Vienna, Austria After two days of talks that had raised hopes Iraq might relent, the United Nations said Friday it had failed to convince Baghdad to allow the return of U.N. weapons inspectors.
Diplomats agreed, however, to continue talks in Europe in the coming months.
U.N. Secretary-General Kofi Annan said that the Iraqis needed to consult with officials in Baghdad and no date was set for the next round.
"There has been some movement, but obviously not enough," Annan said Friday.
Annan and Iraqi Foreign Minister Naji Sabri spoke privately before the announcement, but were unable to agree on any face-saving measures.
In Washington, State Department spokeswoman Jo-Anne Prokopowicz said the administration was not surprised the talks failed, claiming Iraqi statements in advance of the meetings foreshadowed the outcome.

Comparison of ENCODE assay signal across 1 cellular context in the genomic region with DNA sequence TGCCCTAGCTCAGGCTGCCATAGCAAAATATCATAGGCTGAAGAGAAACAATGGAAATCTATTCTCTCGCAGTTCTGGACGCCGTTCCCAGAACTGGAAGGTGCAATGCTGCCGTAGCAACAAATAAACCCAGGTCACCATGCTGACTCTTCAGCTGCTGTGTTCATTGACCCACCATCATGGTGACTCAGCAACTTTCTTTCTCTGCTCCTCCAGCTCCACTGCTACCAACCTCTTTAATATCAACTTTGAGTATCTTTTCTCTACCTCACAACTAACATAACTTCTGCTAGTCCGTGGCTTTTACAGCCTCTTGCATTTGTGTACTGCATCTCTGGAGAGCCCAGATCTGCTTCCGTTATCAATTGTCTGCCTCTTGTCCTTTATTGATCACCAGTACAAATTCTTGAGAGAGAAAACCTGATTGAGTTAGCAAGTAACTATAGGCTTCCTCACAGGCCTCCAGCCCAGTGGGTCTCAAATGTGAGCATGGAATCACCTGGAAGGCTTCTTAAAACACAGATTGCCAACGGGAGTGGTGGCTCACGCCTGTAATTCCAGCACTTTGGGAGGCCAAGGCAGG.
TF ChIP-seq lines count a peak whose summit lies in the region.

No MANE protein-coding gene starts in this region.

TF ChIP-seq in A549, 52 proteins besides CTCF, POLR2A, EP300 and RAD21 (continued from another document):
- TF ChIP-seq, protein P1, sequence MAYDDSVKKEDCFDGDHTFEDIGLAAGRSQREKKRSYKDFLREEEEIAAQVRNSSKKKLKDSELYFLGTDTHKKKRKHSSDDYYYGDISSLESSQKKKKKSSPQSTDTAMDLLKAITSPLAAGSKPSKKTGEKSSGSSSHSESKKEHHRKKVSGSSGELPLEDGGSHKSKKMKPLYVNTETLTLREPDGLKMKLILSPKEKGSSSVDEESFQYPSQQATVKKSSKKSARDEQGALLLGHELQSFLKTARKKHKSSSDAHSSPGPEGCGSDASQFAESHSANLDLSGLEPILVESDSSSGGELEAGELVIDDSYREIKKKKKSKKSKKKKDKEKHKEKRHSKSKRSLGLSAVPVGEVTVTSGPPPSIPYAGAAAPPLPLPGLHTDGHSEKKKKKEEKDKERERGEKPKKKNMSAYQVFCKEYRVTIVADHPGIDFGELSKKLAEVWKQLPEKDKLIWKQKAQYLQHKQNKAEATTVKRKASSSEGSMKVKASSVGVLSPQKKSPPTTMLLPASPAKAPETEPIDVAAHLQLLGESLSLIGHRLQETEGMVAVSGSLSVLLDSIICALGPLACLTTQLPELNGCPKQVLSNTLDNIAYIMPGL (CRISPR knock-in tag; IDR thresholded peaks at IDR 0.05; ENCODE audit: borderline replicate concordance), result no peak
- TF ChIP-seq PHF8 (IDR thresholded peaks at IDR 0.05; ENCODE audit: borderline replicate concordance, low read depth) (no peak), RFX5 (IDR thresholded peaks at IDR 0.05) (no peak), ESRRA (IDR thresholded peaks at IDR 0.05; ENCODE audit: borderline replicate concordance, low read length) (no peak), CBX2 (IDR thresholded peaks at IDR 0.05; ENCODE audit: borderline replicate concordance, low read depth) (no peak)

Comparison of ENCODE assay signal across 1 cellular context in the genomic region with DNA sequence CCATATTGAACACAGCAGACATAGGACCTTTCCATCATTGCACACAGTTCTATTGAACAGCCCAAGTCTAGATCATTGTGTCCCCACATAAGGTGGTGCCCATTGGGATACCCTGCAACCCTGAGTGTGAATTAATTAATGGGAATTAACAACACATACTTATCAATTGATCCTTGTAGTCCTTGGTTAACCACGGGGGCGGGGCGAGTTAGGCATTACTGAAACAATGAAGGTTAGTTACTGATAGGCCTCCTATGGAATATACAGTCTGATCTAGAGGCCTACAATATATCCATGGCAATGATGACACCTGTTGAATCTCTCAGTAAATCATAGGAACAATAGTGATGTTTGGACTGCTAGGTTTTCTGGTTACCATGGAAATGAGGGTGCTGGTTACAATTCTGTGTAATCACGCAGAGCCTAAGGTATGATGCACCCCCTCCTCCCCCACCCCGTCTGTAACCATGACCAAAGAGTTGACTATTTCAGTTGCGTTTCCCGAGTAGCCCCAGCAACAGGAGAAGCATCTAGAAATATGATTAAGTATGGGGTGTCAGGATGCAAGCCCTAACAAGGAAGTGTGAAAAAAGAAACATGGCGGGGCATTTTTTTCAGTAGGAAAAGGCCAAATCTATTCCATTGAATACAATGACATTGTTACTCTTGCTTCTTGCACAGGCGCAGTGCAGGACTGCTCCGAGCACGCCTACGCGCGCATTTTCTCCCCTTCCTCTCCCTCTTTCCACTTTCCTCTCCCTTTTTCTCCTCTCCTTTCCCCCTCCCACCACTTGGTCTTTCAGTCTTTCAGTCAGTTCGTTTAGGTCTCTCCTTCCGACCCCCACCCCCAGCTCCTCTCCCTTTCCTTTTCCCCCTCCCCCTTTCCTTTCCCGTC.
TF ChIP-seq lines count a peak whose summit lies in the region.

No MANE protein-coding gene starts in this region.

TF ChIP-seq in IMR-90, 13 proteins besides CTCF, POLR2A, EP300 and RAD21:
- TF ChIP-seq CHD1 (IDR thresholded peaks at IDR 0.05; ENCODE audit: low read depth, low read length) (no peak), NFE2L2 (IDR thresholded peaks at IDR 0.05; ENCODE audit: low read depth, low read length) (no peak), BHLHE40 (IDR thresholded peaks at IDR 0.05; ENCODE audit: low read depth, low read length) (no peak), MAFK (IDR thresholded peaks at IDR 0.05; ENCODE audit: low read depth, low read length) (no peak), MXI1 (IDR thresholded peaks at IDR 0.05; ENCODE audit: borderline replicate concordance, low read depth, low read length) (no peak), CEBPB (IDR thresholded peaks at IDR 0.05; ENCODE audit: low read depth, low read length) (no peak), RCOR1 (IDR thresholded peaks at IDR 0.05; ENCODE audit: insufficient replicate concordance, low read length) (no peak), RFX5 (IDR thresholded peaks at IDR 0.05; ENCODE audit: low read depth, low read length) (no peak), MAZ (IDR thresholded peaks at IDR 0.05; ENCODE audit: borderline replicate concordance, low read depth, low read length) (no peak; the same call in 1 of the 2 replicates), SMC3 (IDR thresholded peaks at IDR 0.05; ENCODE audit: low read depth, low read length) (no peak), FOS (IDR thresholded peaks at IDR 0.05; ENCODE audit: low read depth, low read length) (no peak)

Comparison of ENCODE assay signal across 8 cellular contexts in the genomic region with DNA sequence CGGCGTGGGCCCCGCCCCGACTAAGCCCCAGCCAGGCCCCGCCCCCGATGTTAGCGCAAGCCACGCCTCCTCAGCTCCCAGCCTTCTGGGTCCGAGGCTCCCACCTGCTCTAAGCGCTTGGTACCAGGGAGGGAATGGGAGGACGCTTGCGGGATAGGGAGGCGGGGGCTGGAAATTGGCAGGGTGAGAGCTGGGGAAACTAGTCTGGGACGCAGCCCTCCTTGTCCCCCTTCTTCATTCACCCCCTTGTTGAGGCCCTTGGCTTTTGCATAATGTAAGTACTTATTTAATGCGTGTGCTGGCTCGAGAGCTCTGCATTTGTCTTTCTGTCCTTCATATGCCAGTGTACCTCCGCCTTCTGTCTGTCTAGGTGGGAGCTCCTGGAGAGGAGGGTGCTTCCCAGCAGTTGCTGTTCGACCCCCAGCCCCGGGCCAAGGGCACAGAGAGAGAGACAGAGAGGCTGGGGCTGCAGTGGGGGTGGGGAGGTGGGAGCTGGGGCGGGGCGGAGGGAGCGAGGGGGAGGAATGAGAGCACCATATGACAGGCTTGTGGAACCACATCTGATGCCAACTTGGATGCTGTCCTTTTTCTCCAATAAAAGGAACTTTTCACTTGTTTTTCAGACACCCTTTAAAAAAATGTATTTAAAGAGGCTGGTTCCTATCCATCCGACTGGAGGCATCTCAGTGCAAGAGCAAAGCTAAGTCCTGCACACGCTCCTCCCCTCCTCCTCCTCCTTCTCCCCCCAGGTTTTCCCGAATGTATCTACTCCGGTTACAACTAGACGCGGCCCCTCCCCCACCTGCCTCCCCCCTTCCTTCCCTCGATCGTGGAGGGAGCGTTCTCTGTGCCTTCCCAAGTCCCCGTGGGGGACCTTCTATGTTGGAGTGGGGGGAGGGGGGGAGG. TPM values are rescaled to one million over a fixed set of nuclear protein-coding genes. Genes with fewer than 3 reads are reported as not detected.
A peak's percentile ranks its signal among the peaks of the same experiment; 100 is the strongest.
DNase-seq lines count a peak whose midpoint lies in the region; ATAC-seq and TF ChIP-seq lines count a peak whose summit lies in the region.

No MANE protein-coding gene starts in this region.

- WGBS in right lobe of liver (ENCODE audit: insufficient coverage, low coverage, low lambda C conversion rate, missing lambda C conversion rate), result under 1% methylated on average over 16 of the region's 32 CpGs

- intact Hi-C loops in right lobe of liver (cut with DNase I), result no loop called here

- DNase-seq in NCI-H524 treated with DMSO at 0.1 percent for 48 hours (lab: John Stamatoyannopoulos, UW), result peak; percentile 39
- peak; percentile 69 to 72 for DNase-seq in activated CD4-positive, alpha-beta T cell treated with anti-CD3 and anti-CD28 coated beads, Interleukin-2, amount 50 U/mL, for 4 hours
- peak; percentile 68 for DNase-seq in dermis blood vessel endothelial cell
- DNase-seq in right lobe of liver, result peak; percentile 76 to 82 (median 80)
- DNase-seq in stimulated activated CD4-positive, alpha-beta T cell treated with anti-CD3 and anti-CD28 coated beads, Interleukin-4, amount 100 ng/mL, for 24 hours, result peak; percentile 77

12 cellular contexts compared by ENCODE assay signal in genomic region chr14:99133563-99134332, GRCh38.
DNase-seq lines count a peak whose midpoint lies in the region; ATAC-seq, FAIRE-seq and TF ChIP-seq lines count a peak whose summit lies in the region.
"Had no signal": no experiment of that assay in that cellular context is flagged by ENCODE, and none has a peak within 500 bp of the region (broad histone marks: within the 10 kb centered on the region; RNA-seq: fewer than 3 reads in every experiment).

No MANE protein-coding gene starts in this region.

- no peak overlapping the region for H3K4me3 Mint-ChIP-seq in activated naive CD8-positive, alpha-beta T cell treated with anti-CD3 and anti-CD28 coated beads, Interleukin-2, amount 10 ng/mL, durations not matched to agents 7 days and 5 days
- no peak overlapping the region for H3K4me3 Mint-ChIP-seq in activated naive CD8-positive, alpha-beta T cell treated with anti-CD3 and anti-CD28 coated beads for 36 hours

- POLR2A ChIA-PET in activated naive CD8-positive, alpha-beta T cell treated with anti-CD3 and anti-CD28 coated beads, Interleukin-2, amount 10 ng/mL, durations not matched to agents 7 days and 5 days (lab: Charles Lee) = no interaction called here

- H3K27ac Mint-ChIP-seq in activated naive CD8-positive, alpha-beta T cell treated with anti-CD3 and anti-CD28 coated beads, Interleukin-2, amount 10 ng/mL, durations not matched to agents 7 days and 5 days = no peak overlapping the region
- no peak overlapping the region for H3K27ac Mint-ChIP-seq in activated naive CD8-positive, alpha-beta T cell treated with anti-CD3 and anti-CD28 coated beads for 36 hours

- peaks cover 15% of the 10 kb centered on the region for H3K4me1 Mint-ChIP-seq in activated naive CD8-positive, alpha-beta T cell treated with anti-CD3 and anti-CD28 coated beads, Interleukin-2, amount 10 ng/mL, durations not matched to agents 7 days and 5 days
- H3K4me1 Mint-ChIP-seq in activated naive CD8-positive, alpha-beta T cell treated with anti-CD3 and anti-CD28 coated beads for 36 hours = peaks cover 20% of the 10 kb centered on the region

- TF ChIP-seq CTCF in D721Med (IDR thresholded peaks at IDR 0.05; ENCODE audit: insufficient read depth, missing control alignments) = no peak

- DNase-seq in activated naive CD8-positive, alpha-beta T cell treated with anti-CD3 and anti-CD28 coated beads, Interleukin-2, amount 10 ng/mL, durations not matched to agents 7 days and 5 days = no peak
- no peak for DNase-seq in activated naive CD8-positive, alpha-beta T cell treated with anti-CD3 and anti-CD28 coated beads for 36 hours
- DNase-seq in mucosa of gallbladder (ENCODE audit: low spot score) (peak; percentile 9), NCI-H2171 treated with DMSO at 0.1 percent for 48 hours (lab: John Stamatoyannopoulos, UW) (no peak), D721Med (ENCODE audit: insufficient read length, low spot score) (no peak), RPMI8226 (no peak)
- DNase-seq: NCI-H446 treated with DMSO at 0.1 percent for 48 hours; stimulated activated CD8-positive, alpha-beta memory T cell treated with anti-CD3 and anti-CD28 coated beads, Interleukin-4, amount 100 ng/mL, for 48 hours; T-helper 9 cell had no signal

"Iraqi representatives continue to raise issues aimed at preventing and delaying a focus on its core obligations," she said.
Diplomats earlier had expressed concerns about continuing the talks indefinitely, saying Iraq could be stalling in the face of American threats to topple leader Saddam Hussein.
The unsuccessful session came after U.N. and Iraqi technical experts discussed details of the return of inspectors should there have been an agreement. Sabri said the talks would continue on a technical basis and called the two days of negotiations "constructive."
Sabri, meanwhile, dismissed an article in Friday's New York Times that said the Bush Administration had drawn up plans for an attack.
"This was not a factor in our discussions," Sabri said. "We heard a lot of rubbish about these plans. These are wishes entertained by old colonialists and evil people."
Before allowing inspectors to return, Iraq has demanded the United Nations lift sanctions imposed on it for invading Kuwait.